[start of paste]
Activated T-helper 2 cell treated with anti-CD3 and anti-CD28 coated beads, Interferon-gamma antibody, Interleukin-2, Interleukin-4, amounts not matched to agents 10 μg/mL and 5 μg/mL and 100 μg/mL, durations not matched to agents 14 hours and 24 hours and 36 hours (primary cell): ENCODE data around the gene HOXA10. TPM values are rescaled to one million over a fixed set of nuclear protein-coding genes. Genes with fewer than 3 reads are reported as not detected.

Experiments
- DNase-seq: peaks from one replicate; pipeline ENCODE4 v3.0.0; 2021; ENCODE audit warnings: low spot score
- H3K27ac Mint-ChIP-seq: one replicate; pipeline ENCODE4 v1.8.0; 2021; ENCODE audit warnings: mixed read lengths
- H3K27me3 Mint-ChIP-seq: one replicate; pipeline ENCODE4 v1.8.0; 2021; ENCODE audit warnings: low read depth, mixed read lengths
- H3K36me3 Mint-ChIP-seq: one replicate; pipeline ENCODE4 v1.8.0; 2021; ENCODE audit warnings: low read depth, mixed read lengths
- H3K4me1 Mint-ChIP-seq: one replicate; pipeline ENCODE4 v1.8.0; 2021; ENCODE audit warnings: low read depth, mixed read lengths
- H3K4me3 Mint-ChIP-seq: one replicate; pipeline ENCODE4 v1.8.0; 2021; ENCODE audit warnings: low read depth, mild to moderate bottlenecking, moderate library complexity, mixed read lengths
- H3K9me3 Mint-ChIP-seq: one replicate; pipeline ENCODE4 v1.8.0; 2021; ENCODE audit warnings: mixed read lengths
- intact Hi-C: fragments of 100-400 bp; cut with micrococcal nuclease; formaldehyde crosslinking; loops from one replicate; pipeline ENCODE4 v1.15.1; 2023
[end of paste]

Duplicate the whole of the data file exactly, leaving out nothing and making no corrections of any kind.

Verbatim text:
Activated T-helper 2 cell treated with anti-CD3 and anti-CD28 coated beads, Interferon-gamma antibody, Interleukin-2, Interleukin-4, amounts not matched to agents 10 μg/mL and 5 μg/mL and 100 μg/mL, durations not matched to agents 14 hours and 24 hours and 36 hours (primary cell): ENCODE data around the gene HOXA10. TPM values are rescaled to one million over a fixed set of nuclear protein-coding genes. Genes with fewer than 3 reads are reported as not detected.

Experiments
- DNase-seq: peaks from one replicate; pipeline ENCODE4 v3.0.0; 2021; ENCODE audit warnings: low spot score
- H3K27ac Mint-ChIP-seq: one replicate; pipeline ENCODE4 v1.8.0; 2021; ENCODE audit warnings: mixed read lengths
- H3K27me3 Mint-ChIP-seq: one replicate; pipeline ENCODE4 v1.8.0; 2021; ENCODE audit warnings: low read depth, mixed read lengths
- H3K36me3 Mint-ChIP-seq: one replicate; pipeline ENCODE4 v1.8.0; 2021; ENCODE audit warnings: low read depth, mixed read lengths
- H3K4me1 Mint-ChIP-seq: one replicate; pipeline ENCODE4 v1.8.0; 2021; ENCODE audit warnings: low read depth, mixed read lengths
- H3K4me3 Mint-ChIP-seq: one replicate; pipeline ENCODE4 v1.8.0; 2021; ENCODE audit warnings: low read depth, mild to moderate bottlenecking, moderate library complexity, mixed read lengths
- H3K9me3 Mint-ChIP-seq: one replicate; pipeline ENCODE4 v1.8.0; 2021; ENCODE audit warnings: mixed read lengths
- intact Hi-C: fragments of 100-400 bp; cut with micrococcal nuclease; formaldehyde crosslinking; loops from one replicate; pipeline ENCODE4 v1.15.1; 2023